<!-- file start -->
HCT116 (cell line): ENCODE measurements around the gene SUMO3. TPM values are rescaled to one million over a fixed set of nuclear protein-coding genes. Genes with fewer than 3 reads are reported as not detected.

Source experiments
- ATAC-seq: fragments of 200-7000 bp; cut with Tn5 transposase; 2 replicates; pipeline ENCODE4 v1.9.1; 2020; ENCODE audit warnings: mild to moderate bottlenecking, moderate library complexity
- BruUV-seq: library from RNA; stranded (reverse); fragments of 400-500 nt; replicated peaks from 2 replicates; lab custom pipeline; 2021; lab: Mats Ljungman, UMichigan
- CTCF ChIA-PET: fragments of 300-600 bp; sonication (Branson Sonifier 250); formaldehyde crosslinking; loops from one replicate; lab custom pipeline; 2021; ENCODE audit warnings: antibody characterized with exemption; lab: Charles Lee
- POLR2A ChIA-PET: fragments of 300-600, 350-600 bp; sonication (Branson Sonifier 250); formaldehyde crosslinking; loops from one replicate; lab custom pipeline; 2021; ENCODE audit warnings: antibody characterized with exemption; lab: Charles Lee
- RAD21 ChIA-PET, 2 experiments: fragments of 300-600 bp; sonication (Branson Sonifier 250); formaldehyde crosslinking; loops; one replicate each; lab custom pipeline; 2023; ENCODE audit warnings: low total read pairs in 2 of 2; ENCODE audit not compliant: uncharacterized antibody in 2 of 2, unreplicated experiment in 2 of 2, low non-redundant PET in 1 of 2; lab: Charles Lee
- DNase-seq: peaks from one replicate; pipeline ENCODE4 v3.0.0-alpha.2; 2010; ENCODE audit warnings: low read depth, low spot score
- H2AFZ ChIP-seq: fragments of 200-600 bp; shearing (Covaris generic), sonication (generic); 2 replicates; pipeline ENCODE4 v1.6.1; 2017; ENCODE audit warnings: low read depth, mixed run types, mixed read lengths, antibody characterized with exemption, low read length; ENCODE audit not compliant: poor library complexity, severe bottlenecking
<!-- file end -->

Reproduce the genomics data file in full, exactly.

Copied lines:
HCT116 (cell line): ENCODE measurements around the gene SUMO3. TPM values are rescaled to one million over a fixed set of nuclear protein-coding genes. Genes with fewer than 3 reads are reported as not detected.

Source experiments
- ATAC-seq: fragments of 200-7000 bp; cut with Tn5 transposase; 2 replicates; pipeline ENCODE4 v1.9.1; 2020; ENCODE audit warnings: mild to moderate bottlenecking, moderate library complexity
- BruUV-seq: library from RNA; stranded (reverse); fragments of 400-500 nt; replicated peaks from 2 replicates; lab custom pipeline; 2021; lab: Mats Ljungman, UMichigan
- CTCF ChIA-PET: fragments of 300-600 bp; sonication (Branson Sonifier 250); formaldehyde crosslinking; loops from one replicate; lab custom pipeline; 2021; ENCODE audit warnings: antibody characterized with exemption; lab: Charles Lee
- POLR2A ChIA-PET: fragments of 300-600, 350-600 bp; sonication (Branson Sonifier 250); formaldehyde crosslinking; loops from one replicate; lab custom pipeline; 2021; ENCODE audit warnings: antibody characterized with exemption; lab: Charles Lee
- RAD21 ChIA-PET, 2 experiments: fragments of 300-600 bp; sonication (Branson Sonifier 250); formaldehyde crosslinking; loops; one replicate each; lab custom pipeline; 2023; ENCODE audit warnings: low total read pairs in 2 of 2; ENCODE audit not compliant: uncharacterized antibody in 2 of 2, unreplicated experiment in 2 of 2, low non-redundant PET in 1 of 2; lab: Charles Lee
- DNase-seq: peaks from one replicate; pipeline ENCODE4 v3.0.0-alpha.2; 2010; ENCODE audit warnings: low read depth, low spot score
- H2AFZ ChIP-seq: fragments of 200-600 bp; shearing (Covaris generic), sonication (generic); 2 replicates; pipeline ENCODE4 v1.6.1; 2017; ENCODE audit warnings: low read depth, mixed run types, mixed read lengths, antibody characterized with exemption, low read length; ENCODE audit not compliant: poor library complexity, severe bottlenecking